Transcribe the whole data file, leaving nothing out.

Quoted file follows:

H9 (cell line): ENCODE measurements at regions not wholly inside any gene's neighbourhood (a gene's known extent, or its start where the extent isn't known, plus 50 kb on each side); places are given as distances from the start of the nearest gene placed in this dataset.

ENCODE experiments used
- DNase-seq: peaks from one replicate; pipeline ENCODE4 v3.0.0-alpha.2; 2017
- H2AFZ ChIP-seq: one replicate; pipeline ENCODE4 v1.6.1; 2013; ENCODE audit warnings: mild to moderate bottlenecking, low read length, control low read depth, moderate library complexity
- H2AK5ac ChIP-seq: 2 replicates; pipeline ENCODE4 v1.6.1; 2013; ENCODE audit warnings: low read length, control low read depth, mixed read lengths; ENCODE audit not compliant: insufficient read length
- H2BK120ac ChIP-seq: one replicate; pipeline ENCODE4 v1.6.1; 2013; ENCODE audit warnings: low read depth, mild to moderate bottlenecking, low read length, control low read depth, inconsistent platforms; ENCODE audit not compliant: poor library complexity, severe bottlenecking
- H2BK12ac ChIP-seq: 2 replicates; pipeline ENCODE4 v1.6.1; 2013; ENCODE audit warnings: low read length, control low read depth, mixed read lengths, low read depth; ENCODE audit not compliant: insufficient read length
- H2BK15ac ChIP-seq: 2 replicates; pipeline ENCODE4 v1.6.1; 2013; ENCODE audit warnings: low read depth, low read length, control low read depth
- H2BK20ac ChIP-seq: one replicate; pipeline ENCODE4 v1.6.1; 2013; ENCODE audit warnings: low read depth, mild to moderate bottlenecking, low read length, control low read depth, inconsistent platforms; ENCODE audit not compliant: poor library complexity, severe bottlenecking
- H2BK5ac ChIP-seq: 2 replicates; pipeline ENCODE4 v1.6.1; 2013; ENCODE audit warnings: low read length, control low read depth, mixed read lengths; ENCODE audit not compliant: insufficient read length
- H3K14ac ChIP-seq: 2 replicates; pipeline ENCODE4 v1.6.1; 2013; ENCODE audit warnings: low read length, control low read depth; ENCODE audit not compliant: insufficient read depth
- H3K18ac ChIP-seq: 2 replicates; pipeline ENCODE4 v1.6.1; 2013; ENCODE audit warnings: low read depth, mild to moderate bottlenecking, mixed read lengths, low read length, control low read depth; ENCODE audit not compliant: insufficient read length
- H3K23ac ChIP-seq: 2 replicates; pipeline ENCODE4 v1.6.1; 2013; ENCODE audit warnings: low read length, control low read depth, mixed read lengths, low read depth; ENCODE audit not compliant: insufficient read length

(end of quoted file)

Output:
H9 (cell line): ENCODE measurements at regions not wholly inside any gene's neighbourhood (a gene's known extent, or its start where the extent isn't known, plus 50 kb on each side); places are given as distances from the start of the nearest gene placed in this dataset.

ENCODE experiments used
- DNase-seq: peaks from one replicate; pipeline ENCODE4 v3.0.0-alpha.2; 2017
- H2AFZ ChIP-seq: one replicate; pipeline ENCODE4 v1.6.1; 2013; ENCODE audit warnings: mild to moderate bottlenecking, low read length, control low read depth, moderate library complexity
- H2AK5ac ChIP-seq: 2 replicates; pipeline ENCODE4 v1.6.1; 2013; ENCODE audit warnings: low read length, control low read depth, mixed read lengths; ENCODE audit not compliant: insufficient read length
- H2BK120ac ChIP-seq: one replicate; pipeline ENCODE4 v1.6.1; 2013; ENCODE audit warnings: low read depth, mild to moderate bottlenecking, low read length, control low read depth, inconsistent platforms; ENCODE audit not compliant: poor library complexity, severe bottlenecking
- H2BK12ac ChIP-seq: 2 replicates; pipeline ENCODE4 v1.6.1; 2013; ENCODE audit warnings: low read length, control low read depth, mixed read lengths, low read depth; ENCODE audit not compliant: insufficient read length
- H2BK15ac ChIP-seq: 2 replicates; pipeline ENCODE4 v1.6.1; 2013; ENCODE audit warnings: low read depth, low read length, control low read depth
- H2BK20ac ChIP-seq: one replicate; pipeline ENCODE4 v1.6.1; 2013; ENCODE audit warnings: low read depth, mild to moderate bottlenecking, low read length, control low read depth, inconsistent platforms; ENCODE audit not compliant: poor library complexity, severe bottlenecking
- H2BK5ac ChIP-seq: 2 replicates; pipeline ENCODE4 v1.6.1; 2013; ENCODE audit warnings: low read length, control low read depth, mixed read lengths; ENCODE audit not compliant: insufficient read length
- H3K14ac ChIP-seq: 2 replicates; pipeline ENCODE4 v1.6.1; 2013; ENCODE audit warnings: low read length, control low read depth; ENCODE audit not compliant: insufficient read depth
- H3K18ac ChIP-seq: 2 replicates; pipeline ENCODE4 v1.6.1; 2013; ENCODE audit warnings: low read depth, mild to moderate bottlenecking, mixed read lengths, low read length, control low read depth; ENCODE audit not compliant: insufficient read length
- H3K23ac ChIP-seq: 2 replicates; pipeline ENCODE4 v1.6.1; 2013; ENCODE audit warnings: low read length, control low read depth, mixed read lengths, low read depth; ENCODE audit not compliant: insufficient read length